Now, investigating the way things are, we observe. What I have been doing so far this evening is reflecting out loud. What it is that we all have to bear with is having to accept the sensory world for what it is, from whatever extremes it manifests, the best and the worst of it. And reflecting on it means that we have a perspective on it. We suddenly see that this is what life is all about; it’s being sensitive, and having to bear with this whole experience of being born, growing up, getting old, and dying. This is what we are all involved with. This is what life is for us at this time. We are all alive now, living within the restrictions of our bodies and minds. Whether you like it, approve of it, or whatever, it doesn’t matter. We are not saying it’s good or it’s bad — just reflecting that this is the way it is. We are not judging it. Continue reading
Short talk of around 3 minutes.
Extract from a talk given at the Buddhist Publishing Group 2002 Summer School.
Click here to read more teachings by Ajahn Sumedho.
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We all want the enlightened state, and the wonderful visions and the peace. We want them. We look at all the things we want, but we don’t see the central fact—the wanting. It’s not the visions and the enlightenment that cause the problem (they just arrive or don’t as happens), it is the ME and the WANTING that cause all the problems. Added to that, of course, the hating things to be as they are, and wanting them to be different, and the fear of them not being.
Aspiration is all very well—in fact it is very well. The old saying goes: ‘It is not by suppressing the bad sides of us that we incline to enlightenment, but by inclining to enlightenment that the bad sides begin to diminish.’ But that doesn’t mean we don’t have to work at it ‘with diligence’, as the Buddha recommended. Continue reading
We all have to learn the comfort of being ourselves — and not someone else. It is much harder than it looks and the problem never really goes away.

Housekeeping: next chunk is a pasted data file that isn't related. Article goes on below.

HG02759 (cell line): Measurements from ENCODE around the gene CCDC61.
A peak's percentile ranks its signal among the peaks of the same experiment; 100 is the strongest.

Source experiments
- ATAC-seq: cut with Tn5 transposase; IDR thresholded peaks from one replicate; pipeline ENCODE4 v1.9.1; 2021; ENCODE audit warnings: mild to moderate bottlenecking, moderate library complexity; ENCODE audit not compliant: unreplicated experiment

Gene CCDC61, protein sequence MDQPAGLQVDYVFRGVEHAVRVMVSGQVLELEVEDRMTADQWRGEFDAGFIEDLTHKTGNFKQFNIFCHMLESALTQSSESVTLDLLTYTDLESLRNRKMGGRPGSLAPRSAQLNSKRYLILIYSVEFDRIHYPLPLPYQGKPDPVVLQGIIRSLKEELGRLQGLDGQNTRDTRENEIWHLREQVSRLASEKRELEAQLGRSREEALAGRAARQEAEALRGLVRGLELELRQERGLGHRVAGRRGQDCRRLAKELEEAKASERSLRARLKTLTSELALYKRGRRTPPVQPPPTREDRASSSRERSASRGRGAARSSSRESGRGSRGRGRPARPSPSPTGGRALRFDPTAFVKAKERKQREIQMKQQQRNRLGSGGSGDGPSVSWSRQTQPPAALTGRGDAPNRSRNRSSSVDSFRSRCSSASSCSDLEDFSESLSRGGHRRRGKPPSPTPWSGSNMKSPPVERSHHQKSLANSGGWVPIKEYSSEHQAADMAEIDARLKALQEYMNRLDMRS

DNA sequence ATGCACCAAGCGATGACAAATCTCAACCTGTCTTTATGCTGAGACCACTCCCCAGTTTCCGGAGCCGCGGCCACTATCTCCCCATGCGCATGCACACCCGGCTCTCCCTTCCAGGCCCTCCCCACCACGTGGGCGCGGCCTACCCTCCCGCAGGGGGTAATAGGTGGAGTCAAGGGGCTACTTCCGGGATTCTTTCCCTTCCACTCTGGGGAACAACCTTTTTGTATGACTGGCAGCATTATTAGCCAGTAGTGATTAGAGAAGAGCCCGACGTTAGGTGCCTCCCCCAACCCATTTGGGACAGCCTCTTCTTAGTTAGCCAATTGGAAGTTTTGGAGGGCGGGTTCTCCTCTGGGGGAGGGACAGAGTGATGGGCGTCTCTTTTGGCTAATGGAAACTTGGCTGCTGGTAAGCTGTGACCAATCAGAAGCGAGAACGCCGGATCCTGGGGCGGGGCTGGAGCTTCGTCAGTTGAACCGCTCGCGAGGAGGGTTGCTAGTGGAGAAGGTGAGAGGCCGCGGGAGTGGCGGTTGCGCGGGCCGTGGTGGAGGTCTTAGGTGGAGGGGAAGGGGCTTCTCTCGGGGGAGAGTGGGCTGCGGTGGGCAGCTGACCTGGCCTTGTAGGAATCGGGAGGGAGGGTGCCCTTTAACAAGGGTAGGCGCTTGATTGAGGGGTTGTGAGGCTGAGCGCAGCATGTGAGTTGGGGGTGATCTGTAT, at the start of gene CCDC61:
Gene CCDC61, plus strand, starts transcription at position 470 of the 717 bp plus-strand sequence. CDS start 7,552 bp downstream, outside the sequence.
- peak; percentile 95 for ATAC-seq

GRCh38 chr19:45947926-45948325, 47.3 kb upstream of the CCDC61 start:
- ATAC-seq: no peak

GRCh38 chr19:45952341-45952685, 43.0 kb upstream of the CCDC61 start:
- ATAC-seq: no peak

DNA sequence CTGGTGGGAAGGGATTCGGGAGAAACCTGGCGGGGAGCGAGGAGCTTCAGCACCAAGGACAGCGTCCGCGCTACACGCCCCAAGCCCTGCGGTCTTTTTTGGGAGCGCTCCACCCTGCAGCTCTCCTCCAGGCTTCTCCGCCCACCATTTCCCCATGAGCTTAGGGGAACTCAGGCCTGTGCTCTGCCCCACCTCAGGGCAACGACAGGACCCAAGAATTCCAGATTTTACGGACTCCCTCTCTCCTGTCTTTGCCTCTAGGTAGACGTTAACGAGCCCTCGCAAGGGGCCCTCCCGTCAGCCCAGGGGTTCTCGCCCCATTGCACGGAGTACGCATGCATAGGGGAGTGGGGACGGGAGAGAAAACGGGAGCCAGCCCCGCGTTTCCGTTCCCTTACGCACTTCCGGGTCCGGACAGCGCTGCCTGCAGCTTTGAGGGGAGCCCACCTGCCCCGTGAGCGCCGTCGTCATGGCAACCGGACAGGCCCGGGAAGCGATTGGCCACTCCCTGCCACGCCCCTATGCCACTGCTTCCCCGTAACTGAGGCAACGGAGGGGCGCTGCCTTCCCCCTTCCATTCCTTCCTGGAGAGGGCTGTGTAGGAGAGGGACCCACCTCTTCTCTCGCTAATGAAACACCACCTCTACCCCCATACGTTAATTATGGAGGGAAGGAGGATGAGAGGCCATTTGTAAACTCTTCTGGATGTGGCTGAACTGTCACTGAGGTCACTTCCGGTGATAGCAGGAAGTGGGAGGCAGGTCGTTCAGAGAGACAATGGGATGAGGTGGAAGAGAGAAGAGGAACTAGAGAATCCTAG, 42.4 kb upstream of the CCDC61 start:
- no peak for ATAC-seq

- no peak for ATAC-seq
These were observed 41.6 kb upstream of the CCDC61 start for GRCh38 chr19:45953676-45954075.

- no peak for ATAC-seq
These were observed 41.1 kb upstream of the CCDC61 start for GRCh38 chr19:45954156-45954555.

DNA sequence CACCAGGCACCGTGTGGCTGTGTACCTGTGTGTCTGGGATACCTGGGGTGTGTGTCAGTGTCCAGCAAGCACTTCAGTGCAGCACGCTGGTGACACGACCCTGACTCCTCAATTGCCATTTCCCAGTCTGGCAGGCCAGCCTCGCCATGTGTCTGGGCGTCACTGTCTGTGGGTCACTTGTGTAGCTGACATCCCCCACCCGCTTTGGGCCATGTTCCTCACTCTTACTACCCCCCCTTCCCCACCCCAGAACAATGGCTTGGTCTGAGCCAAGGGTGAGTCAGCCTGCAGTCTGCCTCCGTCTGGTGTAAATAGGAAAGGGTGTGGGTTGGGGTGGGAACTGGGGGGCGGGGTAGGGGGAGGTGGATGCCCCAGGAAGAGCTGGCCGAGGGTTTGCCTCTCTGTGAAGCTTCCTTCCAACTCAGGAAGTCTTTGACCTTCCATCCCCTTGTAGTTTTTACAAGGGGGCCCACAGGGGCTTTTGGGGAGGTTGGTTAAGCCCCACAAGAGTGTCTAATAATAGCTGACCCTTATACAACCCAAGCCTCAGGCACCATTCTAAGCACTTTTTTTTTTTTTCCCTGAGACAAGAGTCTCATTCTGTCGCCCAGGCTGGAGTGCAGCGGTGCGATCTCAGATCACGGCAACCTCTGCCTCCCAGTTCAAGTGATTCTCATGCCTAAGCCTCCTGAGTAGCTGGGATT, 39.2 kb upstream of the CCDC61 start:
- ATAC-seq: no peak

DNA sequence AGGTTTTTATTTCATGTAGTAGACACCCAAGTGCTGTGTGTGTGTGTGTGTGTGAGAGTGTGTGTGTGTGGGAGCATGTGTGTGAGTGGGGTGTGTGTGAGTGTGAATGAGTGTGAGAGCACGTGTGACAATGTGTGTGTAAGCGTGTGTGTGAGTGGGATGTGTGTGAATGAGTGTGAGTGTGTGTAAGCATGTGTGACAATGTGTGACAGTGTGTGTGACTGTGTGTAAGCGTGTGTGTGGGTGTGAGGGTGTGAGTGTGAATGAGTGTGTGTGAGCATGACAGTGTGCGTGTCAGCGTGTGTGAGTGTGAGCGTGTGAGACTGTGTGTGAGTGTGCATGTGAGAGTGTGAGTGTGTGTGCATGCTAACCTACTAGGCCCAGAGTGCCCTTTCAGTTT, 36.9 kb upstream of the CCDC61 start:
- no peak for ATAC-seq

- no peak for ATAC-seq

I might notice in my laugh someone else’s laugh; and a turn of phrase — which whilst not appropriate — was picked up from a memorable encounter. All these little things and many more not only prevent us being ourselves, but limit our spontaneity and prevent us relating truly to the world. As a result, we fall out of harmony with it — and one another. This kind of approach is a prime cause of dissension and rows with others and with ourselves, because our various selves squabble just as well as outsiders.
‘One thing I teach, dukkha and release from dukkha.‘ The Buddha
In the Four Noble Truths the Buddha gives the essence of his understanding, his awakening.
The truth of suffering (dukkha).
The truth of the origin of suffering.
The truth of the cessation of suffering (nirodha).
The truth of the path to the cessation of suffering. Continue reading
. . so the retreat continues and today wasn’t so noisy. We didn’t have such a good chance to meditate and make friends with the cement mixer and the pneumatic drill, but that is being facetious. In a way, it is also an opportunity of adopting a realistic attitude towards meditation, and not creating hostility towards the way it is. There is noise and unpleasant things happen, but if we become averse to them, then we are creating hostility. When we are mindful and accept the way it is, then we are not creating hostility. So the real suffering is not the sound of the pneumatic drill and the cement mixer, but the stuff you create in your own mind—that is what dukkha is. Continue reading
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